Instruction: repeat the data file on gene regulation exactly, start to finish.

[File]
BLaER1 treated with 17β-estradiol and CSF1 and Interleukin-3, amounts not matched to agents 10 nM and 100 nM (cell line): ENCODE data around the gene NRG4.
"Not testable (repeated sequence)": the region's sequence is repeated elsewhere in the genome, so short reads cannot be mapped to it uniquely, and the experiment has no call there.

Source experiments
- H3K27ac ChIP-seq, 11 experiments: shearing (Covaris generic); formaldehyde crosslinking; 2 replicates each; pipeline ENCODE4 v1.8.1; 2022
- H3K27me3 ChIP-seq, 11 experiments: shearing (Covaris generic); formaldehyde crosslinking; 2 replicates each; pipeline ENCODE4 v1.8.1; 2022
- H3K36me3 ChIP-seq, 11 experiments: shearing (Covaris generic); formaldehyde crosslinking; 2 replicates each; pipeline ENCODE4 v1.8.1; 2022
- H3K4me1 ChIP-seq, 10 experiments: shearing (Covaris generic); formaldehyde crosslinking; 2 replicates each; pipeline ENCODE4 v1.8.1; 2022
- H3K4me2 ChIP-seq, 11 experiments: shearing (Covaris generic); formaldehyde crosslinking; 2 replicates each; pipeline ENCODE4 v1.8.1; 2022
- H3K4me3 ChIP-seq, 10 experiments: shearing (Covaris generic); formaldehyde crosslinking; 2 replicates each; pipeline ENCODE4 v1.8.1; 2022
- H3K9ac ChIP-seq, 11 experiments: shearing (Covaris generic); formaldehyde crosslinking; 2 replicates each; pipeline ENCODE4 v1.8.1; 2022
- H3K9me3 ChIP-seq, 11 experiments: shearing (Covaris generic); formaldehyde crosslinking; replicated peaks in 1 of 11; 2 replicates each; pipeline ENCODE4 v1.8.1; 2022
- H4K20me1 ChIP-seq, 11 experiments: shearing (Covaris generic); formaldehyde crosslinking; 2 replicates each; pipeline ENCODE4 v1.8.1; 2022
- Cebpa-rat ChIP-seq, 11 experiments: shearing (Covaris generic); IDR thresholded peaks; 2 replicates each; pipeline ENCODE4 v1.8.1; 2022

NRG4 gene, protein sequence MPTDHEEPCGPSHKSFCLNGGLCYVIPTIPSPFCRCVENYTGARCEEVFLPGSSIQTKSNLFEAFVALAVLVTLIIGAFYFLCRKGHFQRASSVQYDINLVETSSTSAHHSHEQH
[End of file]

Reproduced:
BLaER1 treated with 17β-estradiol and CSF1 and Interleukin-3, amounts not matched to agents 10 nM and 100 nM (cell line): ENCODE data around the gene NRG4.
"Not testable (repeated sequence)": the region's sequence is repeated elsewhere in the genome, so short reads cannot be mapped to it uniquely, and the experiment has no call there.

Source experiments
- H3K27ac ChIP-seq, 11 experiments: shearing (Covaris generic); formaldehyde crosslinking; 2 replicates each; pipeline ENCODE4 v1.8.1; 2022
- H3K27me3 ChIP-seq, 11 experiments: shearing (Covaris generic); formaldehyde crosslinking; 2 replicates each; pipeline ENCODE4 v1.8.1; 2022
- H3K36me3 ChIP-seq, 11 experiments: shearing (Covaris generic); formaldehyde crosslinking; 2 replicates each; pipeline ENCODE4 v1.8.1; 2022
- H3K4me1 ChIP-seq, 10 experiments: shearing (Covaris generic); formaldehyde crosslinking; 2 replicates each; pipeline ENCODE4 v1.8.1; 2022
- H3K4me2 ChIP-seq, 11 experiments: shearing (Covaris generic); formaldehyde crosslinking; 2 replicates each; pipeline ENCODE4 v1.8.1; 2022
- H3K4me3 ChIP-seq, 10 experiments: shearing (Covaris generic); formaldehyde crosslinking; 2 replicates each; pipeline ENCODE4 v1.8.1; 2022
- H3K9ac ChIP-seq, 11 experiments: shearing (Covaris generic); formaldehyde crosslinking; 2 replicates each; pipeline ENCODE4 v1.8.1; 2022
- H3K9me3 ChIP-seq, 11 experiments: shearing (Covaris generic); formaldehyde crosslinking; replicated peaks in 1 of 11; 2 replicates each; pipeline ENCODE4 v1.8.1; 2022
- H4K20me1 ChIP-seq, 11 experiments: shearing (Covaris generic); formaldehyde crosslinking; 2 replicates each; pipeline ENCODE4 v1.8.1; 2022
- Cebpa-rat ChIP-seq, 11 experiments: shearing (Covaris generic); IDR thresholded peaks; 2 replicates each; pipeline ENCODE4 v1.8.1; 2022

NRG4 gene, protein sequence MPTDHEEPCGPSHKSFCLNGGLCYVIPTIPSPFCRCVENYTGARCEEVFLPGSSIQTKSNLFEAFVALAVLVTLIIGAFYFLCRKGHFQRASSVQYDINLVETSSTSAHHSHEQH